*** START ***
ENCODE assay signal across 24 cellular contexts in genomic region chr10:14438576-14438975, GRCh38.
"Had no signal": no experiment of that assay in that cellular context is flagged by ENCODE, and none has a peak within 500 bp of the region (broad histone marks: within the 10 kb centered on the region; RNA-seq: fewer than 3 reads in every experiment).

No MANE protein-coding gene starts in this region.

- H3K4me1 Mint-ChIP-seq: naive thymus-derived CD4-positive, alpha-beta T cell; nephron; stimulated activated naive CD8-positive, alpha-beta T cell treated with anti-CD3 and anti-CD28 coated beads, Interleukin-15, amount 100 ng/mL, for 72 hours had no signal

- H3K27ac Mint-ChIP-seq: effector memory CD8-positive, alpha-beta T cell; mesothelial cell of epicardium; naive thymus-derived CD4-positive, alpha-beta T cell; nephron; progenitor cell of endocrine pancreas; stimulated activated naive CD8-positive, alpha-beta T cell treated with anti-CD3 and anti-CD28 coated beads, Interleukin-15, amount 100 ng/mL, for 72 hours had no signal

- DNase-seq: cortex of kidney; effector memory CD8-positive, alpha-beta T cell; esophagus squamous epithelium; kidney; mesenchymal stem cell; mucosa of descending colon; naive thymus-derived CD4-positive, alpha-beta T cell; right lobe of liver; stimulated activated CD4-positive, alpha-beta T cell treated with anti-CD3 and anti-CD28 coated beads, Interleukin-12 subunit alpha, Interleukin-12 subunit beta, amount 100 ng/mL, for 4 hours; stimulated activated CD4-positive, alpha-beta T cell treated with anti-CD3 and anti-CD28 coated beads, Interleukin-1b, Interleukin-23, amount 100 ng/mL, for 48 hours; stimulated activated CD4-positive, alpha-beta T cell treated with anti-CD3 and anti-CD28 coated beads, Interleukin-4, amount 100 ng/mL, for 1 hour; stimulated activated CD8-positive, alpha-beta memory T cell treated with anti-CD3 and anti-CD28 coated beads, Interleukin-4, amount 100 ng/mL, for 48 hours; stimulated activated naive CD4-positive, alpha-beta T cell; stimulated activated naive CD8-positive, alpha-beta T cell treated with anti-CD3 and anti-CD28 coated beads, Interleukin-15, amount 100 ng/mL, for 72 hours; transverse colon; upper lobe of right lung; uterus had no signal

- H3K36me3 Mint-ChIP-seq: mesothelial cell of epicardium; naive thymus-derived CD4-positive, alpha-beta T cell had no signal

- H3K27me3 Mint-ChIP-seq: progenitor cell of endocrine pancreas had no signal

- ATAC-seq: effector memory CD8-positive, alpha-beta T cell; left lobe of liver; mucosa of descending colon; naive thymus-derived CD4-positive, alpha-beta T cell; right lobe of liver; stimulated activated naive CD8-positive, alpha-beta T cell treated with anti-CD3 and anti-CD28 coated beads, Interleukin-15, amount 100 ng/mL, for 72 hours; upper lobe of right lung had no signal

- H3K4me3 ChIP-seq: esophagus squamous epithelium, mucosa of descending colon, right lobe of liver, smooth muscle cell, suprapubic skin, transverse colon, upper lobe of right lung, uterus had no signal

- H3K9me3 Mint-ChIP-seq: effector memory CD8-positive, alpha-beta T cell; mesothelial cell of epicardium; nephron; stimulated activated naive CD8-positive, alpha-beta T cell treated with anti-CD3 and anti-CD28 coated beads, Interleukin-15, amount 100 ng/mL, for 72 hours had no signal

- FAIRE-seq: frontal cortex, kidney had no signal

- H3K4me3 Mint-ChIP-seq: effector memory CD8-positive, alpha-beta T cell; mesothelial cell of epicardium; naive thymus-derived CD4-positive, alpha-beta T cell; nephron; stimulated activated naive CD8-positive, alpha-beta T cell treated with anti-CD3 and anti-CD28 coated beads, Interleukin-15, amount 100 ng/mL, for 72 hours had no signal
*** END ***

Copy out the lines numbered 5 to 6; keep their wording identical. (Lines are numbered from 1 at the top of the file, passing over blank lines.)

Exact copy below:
- H3K27ac Mint-ChIP-seq: effector memory CD8-positive, alpha-beta T cell; mesothelial cell of epicardium; naive thymus-derived CD4-positive, alpha-beta T cell; nephron; progenitor cell of endocrine pancreas; stimulated activated naive CD8-positive, alpha-beta T cell treated with anti-CD3 and anti-CD28 coated beads, Interleukin-15, amount 100 ng/mL, for 72 hours had no signal

- DNase-seq: cortex of kidney; effector memory CD8-positive, alpha-beta T cell; esophagus squamous epithelium; kidney; mesenchymal stem cell; mucosa of descending colon; naive thymus-derived CD4-positive, alpha-beta T cell; right lobe of liver; stimulated activated CD4-positive, alpha-beta T cell treated with anti-CD3 and anti-CD28 coated beads, Interleukin-12 subunit alpha, Interleukin-12 subunit beta, amount 100 ng/mL, for 4 hours; stimulated activated CD4-positive, alpha-beta T cell treated with anti-CD3 and anti-CD28 coated beads, Interleukin-1b, Interleukin-23, amount 100 ng/mL, for 48 hours; stimulated activated CD4-positive, alpha-beta T cell treated with anti-CD3 and anti-CD28 coated beads, Interleukin-4, amount 100 ng/mL, for 1 hour; stimulated activated CD8-positive, alpha-beta memory T cell treated with anti-CD3 and anti-CD28 coated beads, Interleukin-4, amount 100 ng/mL, for 48 hours; stimulated activated naive CD4-positive, alpha-beta T cell; stimulated activated naive CD8-positive, alpha-beta T cell treated with anti-CD3 and anti-CD28 coated beads, Interleukin-15, amount 100 ng/mL, for 72 hours; transverse colon; upper lobe of right lung; uterus had no signal